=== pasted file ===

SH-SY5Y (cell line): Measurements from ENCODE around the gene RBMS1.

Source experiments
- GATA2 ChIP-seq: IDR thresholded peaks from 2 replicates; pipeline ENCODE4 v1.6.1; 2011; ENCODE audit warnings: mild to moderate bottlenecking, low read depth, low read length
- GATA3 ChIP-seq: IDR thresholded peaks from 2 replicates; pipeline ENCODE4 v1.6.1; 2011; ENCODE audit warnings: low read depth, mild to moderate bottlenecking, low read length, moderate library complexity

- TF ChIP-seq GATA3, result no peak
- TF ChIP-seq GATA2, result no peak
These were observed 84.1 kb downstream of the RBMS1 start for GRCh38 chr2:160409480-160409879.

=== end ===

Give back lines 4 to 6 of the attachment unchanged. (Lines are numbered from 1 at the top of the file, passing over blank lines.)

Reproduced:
- GATA3 ChIP-seq: IDR thresholded peaks from 2 replicates; pipeline ENCODE4 v1.6.1; 2011; ENCODE audit warnings: low read depth, mild to moderate bottlenecking, low read length, moderate library complexity

- TF ChIP-seq GATA3, result no peak
- TF ChIP-seq GATA2, result no peak